4:00. we will figure it out, but if in my opinion now where i place my resources, the way right now is i believe the best i can do for managing the resources i have. >> okay. >> part of it too is one of the things we want is the clubs to police themselves and we don't ask people to be pushed out into street. they have a responsibility for these individuals as they leave as well. so sean as another private companies do a good job of policing the streets and we leave it to the individual owners on any given night and i have said to other individuals as well that to take the temperature of your club and if you don't like what's going on, shut it down a little bit earlier and shut the music down a little bit early so they are
not all taken out at one time. if you have different genres omusic and different cultures, that's where there could be some tension. we ask the owners to take responsibility not only for the people in the club, but when they get out as well they police the sidewalks and call the police department. as previous individuals we have never puntively addressed anyone when they call. we address the calls accordingly. we tend to use the numbers favorably. >> back to what this chief said, i certainly understand the fact that staffing drives a lot of this and i think it would be useful for us given where we are in terms of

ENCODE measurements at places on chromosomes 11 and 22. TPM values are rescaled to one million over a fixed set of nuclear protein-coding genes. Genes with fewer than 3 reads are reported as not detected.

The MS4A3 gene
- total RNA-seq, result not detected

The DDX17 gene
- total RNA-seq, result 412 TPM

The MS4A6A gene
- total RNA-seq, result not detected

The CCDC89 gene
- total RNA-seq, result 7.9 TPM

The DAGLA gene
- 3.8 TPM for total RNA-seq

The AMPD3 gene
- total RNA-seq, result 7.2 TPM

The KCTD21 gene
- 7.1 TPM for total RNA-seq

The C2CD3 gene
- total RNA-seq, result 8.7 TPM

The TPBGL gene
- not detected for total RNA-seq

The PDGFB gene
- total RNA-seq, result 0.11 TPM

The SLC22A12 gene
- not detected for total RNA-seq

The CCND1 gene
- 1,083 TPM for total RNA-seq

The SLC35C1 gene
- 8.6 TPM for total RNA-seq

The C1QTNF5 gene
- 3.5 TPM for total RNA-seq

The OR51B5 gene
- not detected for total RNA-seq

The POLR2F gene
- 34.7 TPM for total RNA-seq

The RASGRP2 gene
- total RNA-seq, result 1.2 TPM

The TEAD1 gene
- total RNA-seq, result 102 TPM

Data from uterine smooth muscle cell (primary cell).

staffing to have a conversation of what would it take in terms of resources to get to the right amount of staffing prior to 18 if that's where we are now and talking about making changes that could expand hours i'm sure this community could be very interested in working with the police department to get to that point, 2018 is a long time. but i think that to expedited the right result with staffing, there are things we can do right now. we are undermining our own efforts to grow the economy and hopefully we don't have to wait to have those conversations. >> okay. berry, did you want to say something? >> supervisor really hit on it fairly quickly as